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Improve model car wheels with detail painting

Sexy paint on car bodies looks great, but don't forget the wheels
Whether you're assembling a quick shelf model or competing for your next best of show trophy, adding painted detail to your model car’s wheels is a quick and easy operation for a better appearance. However, do not treat all wheels or hub caps the same.
The most basic step for detailing one-piece, plated model car wheels is to apply a black wash to add depth to recessed areas. If you make your own wash, use flat black enamel or acrylic paint with the appropriate thinner.
Often plated in car kits, real five-spoke alloy wheels display a different finish on the spokes to contrast with the polished rims. Flow slightly thinned metallic silver or aluminum paint onto the spokes with a paintbrush. Leave the center hub covers and lug nuts chrome.
Full-size aftermarket and racing wheels often have finishes that show unpolished or colored surfaces. Mix your own wheel colors by combining flat silver, gold, copper, bronze, and gray metallic paints and a double dose of flat black.
When you’re happy with your color, brush the paint only on the spokes and center disc and leave the rims untouched; don’t paint the rims! Leave them chrome for a polished look. You can use an airbrush to do this, but make sure to mask the rims first.
Polished alloy wheels (or in this case, the polished rims only) are not nearly as reflective as chrome, yet most model kit wheels are produced with a chrome finish. Mist a flat clear coat over chrome kit parts to provide a more realistic and scale appearance.
Remember to accent the lug nuts on racing wheels. Paint from a Molotow Liquid Chrome pen can be applied to the lug nuts with a fine-tipped brush. Note the different colors used on the rims as opposed to the spokes on these wheels.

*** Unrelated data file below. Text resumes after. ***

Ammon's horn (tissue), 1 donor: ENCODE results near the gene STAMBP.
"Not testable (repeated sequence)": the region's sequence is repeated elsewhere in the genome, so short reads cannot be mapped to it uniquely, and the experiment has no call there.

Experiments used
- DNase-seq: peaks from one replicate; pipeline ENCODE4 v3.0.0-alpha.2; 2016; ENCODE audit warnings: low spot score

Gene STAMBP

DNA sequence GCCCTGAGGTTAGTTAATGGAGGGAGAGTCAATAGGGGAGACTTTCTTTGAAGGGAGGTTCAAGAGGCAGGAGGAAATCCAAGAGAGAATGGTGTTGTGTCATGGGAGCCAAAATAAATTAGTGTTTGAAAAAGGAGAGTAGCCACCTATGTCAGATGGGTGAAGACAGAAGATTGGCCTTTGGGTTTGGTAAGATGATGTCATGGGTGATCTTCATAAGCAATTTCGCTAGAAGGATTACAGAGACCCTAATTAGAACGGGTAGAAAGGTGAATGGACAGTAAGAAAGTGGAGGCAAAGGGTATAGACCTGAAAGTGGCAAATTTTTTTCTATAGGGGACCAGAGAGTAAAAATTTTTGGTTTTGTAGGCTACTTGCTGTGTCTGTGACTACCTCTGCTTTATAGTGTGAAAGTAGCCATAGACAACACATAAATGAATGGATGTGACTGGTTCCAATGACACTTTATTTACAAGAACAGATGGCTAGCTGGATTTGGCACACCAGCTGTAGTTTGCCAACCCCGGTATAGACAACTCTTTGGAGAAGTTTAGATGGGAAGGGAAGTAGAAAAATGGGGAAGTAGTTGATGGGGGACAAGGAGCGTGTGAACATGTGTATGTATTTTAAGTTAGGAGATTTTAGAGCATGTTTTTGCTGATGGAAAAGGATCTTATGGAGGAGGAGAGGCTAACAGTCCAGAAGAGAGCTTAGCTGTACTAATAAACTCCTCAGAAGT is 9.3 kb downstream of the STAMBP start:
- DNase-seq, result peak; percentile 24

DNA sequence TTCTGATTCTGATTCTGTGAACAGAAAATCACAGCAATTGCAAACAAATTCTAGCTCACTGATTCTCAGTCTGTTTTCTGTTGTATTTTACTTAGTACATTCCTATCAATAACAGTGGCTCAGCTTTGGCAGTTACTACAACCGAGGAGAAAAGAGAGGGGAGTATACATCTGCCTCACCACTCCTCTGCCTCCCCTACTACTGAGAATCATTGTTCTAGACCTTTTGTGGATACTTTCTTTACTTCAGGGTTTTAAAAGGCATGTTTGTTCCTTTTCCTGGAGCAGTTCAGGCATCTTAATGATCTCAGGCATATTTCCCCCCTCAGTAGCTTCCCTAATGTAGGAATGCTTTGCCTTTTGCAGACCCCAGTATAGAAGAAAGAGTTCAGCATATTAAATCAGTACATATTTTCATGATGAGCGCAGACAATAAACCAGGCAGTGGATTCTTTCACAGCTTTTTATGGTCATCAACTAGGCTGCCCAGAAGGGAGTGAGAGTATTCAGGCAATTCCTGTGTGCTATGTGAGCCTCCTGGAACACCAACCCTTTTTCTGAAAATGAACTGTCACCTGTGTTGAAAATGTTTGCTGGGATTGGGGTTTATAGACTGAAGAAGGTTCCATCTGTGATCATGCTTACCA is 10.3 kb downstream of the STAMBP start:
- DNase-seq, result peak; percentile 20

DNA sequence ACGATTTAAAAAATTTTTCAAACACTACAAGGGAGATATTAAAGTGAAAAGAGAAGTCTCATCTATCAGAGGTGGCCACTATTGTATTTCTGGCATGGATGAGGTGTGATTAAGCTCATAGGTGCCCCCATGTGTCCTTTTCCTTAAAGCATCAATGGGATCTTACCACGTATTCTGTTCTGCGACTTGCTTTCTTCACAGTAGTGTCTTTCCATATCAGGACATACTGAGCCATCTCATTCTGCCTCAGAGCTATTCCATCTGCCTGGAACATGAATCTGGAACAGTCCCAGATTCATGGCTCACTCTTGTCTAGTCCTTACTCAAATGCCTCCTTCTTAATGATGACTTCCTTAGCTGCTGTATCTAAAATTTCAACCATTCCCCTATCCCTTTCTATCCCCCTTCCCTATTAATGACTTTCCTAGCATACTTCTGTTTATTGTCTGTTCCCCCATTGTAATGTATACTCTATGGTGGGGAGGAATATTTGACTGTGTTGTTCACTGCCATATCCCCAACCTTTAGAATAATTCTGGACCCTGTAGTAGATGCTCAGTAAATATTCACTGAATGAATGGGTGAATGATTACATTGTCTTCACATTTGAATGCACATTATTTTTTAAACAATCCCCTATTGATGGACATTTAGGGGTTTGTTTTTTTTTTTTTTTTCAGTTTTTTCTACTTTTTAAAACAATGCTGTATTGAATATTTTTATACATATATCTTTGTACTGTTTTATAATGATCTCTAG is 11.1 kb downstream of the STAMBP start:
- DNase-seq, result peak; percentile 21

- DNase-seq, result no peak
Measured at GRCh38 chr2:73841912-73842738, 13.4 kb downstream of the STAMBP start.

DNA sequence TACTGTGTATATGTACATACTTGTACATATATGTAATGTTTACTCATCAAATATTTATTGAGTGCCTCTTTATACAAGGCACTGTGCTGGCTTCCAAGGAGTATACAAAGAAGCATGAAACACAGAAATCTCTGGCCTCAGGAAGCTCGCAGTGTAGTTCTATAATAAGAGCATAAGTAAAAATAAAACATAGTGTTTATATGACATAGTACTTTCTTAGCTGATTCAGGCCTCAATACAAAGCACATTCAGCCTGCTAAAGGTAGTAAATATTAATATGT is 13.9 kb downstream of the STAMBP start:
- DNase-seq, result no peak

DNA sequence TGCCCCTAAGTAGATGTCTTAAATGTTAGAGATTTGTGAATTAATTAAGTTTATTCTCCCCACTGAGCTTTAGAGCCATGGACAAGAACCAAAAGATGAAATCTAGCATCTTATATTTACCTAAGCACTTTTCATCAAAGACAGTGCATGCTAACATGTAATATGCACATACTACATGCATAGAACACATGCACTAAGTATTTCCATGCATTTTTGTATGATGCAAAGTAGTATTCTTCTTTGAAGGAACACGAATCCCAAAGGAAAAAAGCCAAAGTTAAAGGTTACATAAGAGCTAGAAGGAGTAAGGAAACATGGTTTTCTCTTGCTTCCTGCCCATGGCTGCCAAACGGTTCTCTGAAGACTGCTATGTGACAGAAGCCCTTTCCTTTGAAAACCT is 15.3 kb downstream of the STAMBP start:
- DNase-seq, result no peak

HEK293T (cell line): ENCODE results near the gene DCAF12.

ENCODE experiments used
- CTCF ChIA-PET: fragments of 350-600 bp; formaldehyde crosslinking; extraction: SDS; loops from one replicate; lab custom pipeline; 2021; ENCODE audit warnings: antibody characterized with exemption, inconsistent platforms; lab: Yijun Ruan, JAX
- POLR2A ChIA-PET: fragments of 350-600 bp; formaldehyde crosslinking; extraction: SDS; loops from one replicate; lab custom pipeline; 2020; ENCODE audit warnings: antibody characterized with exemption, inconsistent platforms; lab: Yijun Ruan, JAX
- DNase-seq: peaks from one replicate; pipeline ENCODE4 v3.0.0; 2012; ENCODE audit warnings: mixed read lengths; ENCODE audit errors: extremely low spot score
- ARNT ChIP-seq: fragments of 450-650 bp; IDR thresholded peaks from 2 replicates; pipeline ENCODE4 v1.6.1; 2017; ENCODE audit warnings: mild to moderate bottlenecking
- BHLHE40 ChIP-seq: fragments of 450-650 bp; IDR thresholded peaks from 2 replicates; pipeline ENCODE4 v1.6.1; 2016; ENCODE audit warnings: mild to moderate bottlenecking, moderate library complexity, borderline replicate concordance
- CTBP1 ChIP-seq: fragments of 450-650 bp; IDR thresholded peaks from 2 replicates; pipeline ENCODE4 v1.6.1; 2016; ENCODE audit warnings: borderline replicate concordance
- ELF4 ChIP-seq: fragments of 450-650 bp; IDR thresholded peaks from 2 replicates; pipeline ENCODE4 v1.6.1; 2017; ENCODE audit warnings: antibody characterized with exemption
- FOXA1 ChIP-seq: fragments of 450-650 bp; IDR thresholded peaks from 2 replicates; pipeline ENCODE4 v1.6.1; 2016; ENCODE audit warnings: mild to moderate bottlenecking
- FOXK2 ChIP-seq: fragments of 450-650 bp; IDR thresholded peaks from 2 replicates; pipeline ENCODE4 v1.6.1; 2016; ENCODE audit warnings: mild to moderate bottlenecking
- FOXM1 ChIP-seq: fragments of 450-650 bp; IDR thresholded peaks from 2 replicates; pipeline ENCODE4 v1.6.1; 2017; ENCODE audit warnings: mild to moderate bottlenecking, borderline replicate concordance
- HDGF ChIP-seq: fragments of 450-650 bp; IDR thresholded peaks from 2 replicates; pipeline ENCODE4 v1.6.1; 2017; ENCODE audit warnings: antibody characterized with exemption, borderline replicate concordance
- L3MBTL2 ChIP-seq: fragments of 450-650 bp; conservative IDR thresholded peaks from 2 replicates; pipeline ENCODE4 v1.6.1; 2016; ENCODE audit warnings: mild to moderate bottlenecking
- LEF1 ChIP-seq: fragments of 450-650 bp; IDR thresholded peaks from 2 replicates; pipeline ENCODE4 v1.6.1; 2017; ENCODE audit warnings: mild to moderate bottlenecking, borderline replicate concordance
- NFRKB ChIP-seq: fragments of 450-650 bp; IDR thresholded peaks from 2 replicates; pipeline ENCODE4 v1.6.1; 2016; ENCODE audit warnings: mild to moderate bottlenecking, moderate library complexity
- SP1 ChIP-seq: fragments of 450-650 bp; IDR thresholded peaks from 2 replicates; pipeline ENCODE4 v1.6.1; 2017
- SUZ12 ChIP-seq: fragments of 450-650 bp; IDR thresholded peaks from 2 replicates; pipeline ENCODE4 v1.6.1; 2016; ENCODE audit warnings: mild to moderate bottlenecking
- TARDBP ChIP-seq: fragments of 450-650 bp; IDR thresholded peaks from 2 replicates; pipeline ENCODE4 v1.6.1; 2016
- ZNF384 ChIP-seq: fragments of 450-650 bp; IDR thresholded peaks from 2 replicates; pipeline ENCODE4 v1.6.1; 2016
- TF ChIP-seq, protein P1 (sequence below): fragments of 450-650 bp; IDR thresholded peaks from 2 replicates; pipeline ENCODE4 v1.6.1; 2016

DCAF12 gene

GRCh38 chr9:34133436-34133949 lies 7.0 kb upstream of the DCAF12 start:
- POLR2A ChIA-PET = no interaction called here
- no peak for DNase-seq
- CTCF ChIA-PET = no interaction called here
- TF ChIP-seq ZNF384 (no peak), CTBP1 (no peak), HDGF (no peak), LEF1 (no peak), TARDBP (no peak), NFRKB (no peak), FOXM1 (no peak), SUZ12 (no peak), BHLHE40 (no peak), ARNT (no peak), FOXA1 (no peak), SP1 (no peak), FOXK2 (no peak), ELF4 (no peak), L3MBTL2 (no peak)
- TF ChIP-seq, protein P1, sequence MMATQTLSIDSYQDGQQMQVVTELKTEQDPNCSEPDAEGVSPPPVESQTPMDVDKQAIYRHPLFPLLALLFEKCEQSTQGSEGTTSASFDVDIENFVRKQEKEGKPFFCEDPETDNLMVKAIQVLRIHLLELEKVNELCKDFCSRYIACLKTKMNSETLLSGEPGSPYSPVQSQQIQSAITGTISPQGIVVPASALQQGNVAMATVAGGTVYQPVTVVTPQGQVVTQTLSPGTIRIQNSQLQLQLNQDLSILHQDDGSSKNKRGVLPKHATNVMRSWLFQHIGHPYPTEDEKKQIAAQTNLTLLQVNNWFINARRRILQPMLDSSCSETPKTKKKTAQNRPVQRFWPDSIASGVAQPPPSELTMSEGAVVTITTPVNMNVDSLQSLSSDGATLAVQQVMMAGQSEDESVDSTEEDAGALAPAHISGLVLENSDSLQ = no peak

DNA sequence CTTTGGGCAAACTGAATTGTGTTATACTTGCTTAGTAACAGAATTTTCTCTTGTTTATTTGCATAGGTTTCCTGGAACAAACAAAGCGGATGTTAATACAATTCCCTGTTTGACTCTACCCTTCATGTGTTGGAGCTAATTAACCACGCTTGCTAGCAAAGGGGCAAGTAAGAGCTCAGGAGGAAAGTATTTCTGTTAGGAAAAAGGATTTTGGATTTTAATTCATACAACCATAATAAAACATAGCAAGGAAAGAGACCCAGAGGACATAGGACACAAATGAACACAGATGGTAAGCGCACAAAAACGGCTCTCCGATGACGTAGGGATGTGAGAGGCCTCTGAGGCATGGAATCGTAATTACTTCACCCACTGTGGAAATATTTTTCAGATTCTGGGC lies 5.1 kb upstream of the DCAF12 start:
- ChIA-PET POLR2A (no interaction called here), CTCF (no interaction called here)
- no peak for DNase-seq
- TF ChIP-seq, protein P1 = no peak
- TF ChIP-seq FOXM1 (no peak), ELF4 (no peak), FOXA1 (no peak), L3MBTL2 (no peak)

Magnesium racing wheels quickly tarnish to dark gray. To replicate this, mix a dark gray metallic paint with flat black. The front hub covers and lug nuts are painted chrome, while the center rear axle flanges are black.
Period-correct steelie hub caps can also be paint-detailed. Flow thinned paint (in this case red) into the recessed logo and speed strakes with a fine-tipped brush. A wood toothpick can be used to gently rub off any paint that ends up outside the engraved surfaces.
“Salt flats” style wheels make great candidates for paint detailing. Compare the untouched wheels (top), with the partially painted wheel centers (middle) and the finished parts (bottom), which also wear flat gold accents on the three prong wheel knockoffs.
Building a traditional hot rod or 1950s/early-1960s Indy-type oval racer? Spray chrome Halibrand wheels with flat clear to tone down the shine (right) or treat them to simulate a tarnished wheel center while retaining the polished rims and center hubs (bottom).
For factory wheel covers, study references and replicate those colors in scale. Here, adding flat black, silver metallic, and red metallic paints to the hub of a 1964 Olds Cutlass model achieves a more realistic appearance.
These factory 15- x 7-inch Rallye wheels are found in many Mopar muscle car kits. Apply flat black to the recessed circular holes, flat aluminum or silver to the main wheel surfaces, and metallic gray to the center hub covers. The outer rims remain chrome.
No matter what type of automotive model kit you are building, detail painting a model's wheels remains one of the easiest and quickest ways to add scale realism and interest to a project.

Acknowledgment: The writer wishes to gratefully cite one of the pre-eminent authors of the early days of model car building, Don Emmons, for first developing some of the above techniques for detail painting scale model car wheels.
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Essential finishing techniques for scale modelers.
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